Hello Guest, Login | Join Us Welcome To Skymedias - CG Community with a Difference Subscribe to Skymedias Tutorials RSS FeedSubscribe to Skymedias Assets RSS Feed
Shopping Cart | Select Language:
Location: >> - Featured Tutorials - Creating A 3D Sopwith Pup, Part one: The Engine - Jeff Matheson - Page 6

This site is hosted with IXWebhosting:

Creating A 3D Sopwith Pup, Part one: The Engine - Jeff Matheson - Page 6

Author: Jeff Matheson
Date Published: 2007-11-02
Contact: artkings[at]highconceptmedia[dot]com
Author Website: http://www.artkings.highconceptmedia.com
<< Previous 1 2 3 4 5 6 7 8 Next Page >>


INTAKE PIPESMany times, the easiest and best way to form a shape that changes shape along one primary axis (like these pipes, or an airplane fuselage) is to use a Loft Compound Object.

A subset of Spline based modeling, Loft objects are composed of two types of splines - a Path and a Shape. The Path is the spline (usually a Line spline) that defines the main axis of the final object, and is the path that the Shapes sweep out. The Shapes (and there can be more than one) define the cross-section perpendicular to the Path at any point along the Path.

For the intake pipes, I defined a Path that matched the curve from the top intake mount down to the bottom intake mount. Note that the curve also moves a bit forward from top to bottom. Align the ends of the spline with the mounts.

Next, I set up three splines (based upon a Circle spline, converted into an Editable Splines). By working with three copies of the same simple spline, I reduced the chances that my final object would be "twisted", which sometimes happens if the Shapes have different numbers or order of vertices. (SCREENSHOT). I made one fairly square (for the section near the top mount), one quite flat and squashed (for the section near the bottom mount, and left one circular (for the main body of the pipe).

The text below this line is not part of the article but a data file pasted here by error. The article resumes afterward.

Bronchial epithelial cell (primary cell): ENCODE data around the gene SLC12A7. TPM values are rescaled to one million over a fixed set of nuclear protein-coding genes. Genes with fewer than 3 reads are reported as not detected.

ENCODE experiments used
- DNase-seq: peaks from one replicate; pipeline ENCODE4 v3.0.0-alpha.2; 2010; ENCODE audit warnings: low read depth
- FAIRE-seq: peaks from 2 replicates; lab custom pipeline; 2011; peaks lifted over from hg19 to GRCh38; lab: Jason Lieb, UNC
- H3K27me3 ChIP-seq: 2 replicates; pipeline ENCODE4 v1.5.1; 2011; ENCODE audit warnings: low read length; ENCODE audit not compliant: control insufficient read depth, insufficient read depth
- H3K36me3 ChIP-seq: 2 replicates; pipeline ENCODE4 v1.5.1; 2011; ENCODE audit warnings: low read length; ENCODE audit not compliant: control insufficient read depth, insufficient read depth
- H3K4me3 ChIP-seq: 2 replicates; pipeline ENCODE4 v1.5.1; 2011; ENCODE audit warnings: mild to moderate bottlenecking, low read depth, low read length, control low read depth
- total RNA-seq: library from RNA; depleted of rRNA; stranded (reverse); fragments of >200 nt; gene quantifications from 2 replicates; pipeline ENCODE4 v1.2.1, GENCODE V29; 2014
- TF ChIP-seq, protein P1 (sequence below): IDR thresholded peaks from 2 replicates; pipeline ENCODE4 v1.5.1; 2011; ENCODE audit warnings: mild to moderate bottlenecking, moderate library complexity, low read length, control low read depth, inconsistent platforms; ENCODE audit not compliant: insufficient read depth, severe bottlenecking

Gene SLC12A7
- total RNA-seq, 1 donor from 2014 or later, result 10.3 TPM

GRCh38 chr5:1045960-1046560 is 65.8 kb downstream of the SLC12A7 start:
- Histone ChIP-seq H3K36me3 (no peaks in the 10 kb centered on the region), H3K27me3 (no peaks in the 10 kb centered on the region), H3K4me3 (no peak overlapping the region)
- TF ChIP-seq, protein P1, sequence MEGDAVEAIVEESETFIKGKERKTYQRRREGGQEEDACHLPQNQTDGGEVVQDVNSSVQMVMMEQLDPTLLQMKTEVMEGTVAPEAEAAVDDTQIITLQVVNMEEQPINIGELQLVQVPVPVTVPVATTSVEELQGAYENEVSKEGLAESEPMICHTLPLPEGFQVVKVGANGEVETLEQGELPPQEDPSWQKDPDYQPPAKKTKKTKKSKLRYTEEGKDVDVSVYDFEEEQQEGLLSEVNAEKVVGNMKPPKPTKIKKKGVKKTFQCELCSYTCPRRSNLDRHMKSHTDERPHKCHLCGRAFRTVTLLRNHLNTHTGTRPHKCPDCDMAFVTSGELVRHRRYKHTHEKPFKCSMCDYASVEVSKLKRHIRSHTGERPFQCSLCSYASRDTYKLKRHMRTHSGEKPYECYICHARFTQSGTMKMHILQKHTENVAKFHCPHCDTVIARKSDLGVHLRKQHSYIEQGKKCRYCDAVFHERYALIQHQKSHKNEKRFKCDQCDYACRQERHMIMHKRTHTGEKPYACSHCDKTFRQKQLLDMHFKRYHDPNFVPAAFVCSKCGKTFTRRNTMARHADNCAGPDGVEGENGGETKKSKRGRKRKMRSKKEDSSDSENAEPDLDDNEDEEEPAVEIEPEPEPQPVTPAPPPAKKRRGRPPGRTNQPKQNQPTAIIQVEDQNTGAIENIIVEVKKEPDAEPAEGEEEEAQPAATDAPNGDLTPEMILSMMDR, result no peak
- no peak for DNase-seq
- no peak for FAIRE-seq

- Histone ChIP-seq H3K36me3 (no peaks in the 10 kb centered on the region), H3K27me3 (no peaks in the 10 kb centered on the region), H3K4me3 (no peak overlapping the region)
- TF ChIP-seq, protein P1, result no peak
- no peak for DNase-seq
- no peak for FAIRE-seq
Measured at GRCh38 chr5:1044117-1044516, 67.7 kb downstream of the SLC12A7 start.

To create the Loft object, select the Path. Choose Loft in the Compound Objects tab. Choose Get Shape (Instance) from the rollout, specify 0% in the Path Parameters (I usually use percentage, but you could use distance), and click on the first Shape. By changing the Path Parameters (if percentage, from 0 to 100), you can determine where along the Path the Shape takes effect. Choose the other two Shapes, one at around 50%, one at 100%(SCREENSHOT). Experiment with the position and Skin Parameters until you have a usable shape. You may need to edit your Shape splines to get the angles and sizes correct.

I kept my Shape Steps and Path Steps (see Skin Parameters) quite low, since I planned on using Turbosmooth later. If you can get good results without it, feel free to do so.

Once I had the pipe the size and shape desired, I converted it to an Editable Poly and applied the Turbosmooth modifier (SCREENSHOT). Since this also rounded off the ends of the pipe, I again converted it into an Editable Poly and deleted the end vertices that were not needed. By flaring out the ends of the pipe, I was able to make the transition from the pipe to the upper and lower mounts smoother, and closer to the shape of the brazing that was visible in the photo reference (SCREENSHOT). I then grouped the pipe to the two mounts, and did a test render (SCREENSHOT).


INTAKE PIPESNow, with one pipe and its mounts finished, I cloned it (using the same tried and true method as before), duplicating it 8 more times.? (SCREENSHOT). I then did a quick render (SCREENSHOT).

And then I made a mistake...

Oops - it was at this point that I realized I'd missed a step. After checking my photo reference, I saw that each intake pipe had an expansion joint in the middle (I assume to prevent cracking from either heat or vibration). Since I did not want to have to re-model the pipe again, I decided to edit the current pipe at the vertex level.

I begin by selecting a number of vertices along a midpoint of the pipe (rotating your viewport may make this easier), and moving/scaling them to form a step in the pipe (SCREENSHOT). Then I needed to select a row of vertices farther up the pipe to form the protruding ring I could see in my reference photos, but the current mesh did not have enough vertices to do this well, So I turned on the Slice Plane modifier. By moving the Slice Plane gizmo up or down the object, I could place a new row of vertices exactly where I wanted them. Once I had the gizmo where I needed it, by clicking on the Slice button, I created a new row of vertices (SCREENSHOT), without disturbing the vertices that already existed. By scaling this ring of vertices outward, I could get the ring, but it wasn't very smooth or round, so I then added the MSmooth modifier to these vertices, which gave a nice rounded edge to them (SCREENSHOT).

Since I chose to make all the cloned copies "Instances", any change I made to one of the pipes would instantly be done to all of them (SCREENSHOT).

Continue >>>


<< Previous 1 2 3 4 5 6 7 8 Next Page >>